However, while Judge William Orrick in San Francisco found that the conditions placed last year on public safety grants by U.S. Attorney General Jeff Sessions were unconstitutional, he stayed a nationwide injunction pending appeal.
The U.S. Department of Justice declined to comment.
The grant conditions required recipients to provide Immigration and Customs Enforcement agents access to jails and prisons, provide notice when detainees were being released and certify that information was being shared with federal authorities.
California Attorney General Xavier Becerra sued the administration in August 2017. The state argued that putting the conditions on the $28 million in federal funds it expected would undermine law enforcement and deter police cooperation by immigrants, a major population in the state.
Scores of jurisdictions around the United States have adopted some form of “sanctuary city” policies, which generally prohibit cooperation with immigration officials. U.S. President Donald Trump had made a removing illegal immigrants a key campaign pledge and he often criticizes the sanctuary cities.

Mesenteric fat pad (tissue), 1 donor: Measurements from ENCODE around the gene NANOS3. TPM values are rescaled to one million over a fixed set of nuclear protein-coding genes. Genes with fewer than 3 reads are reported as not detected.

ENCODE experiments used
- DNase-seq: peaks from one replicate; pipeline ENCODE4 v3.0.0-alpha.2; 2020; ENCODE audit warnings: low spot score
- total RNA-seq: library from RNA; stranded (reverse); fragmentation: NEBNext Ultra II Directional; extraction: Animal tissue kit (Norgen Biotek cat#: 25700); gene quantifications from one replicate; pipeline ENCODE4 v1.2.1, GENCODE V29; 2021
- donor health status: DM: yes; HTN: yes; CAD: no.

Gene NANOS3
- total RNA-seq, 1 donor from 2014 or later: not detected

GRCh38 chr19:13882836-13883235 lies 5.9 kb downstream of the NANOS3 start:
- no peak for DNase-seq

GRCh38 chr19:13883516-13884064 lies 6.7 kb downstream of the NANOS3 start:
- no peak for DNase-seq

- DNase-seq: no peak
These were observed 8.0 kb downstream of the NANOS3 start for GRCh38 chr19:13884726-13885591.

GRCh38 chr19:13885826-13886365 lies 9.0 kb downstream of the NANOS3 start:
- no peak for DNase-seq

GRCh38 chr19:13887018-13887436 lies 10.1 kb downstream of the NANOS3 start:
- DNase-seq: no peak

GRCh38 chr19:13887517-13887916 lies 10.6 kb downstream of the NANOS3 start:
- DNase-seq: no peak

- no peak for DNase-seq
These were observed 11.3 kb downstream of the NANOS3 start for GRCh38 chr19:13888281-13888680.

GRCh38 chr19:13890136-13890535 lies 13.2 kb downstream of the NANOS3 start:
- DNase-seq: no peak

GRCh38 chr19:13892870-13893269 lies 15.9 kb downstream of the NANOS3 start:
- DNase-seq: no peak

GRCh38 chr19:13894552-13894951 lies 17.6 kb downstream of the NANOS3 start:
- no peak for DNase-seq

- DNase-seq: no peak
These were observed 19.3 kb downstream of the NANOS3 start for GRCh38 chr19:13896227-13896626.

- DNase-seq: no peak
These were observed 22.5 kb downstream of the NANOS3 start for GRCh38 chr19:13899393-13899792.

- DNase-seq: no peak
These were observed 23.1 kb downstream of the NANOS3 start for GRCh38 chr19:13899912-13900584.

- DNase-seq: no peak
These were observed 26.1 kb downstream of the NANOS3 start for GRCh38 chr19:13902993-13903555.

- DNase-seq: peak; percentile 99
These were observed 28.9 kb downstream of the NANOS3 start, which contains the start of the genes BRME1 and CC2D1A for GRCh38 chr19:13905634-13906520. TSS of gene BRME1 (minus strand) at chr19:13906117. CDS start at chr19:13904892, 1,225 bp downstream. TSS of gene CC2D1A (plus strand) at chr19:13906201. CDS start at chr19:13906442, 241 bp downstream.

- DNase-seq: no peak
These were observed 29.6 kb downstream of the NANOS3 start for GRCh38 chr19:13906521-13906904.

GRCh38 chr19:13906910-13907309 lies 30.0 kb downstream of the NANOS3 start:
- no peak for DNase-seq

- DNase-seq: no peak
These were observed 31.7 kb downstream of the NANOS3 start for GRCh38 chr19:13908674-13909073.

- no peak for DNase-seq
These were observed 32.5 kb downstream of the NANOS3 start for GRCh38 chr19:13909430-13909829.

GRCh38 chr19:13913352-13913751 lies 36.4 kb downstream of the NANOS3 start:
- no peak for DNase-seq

Chicago, Philadelphia and Los Angeles have successfully sued the Trump Administration over the conditions on the public safety funds, known as a Byrne Memorial Justice Assistance Grant, and those cases are pending appeal.
The use of nationwide injunctions by U.S. District Courts have been a major roadblock to numerous Trump policies, and the appeals in the sanctuary city cases may provide an avenue for the administration to curtail their use by lower courts.
Reporting by Tom Hals in Wilmington, Delaware; editing by Bill Berkrot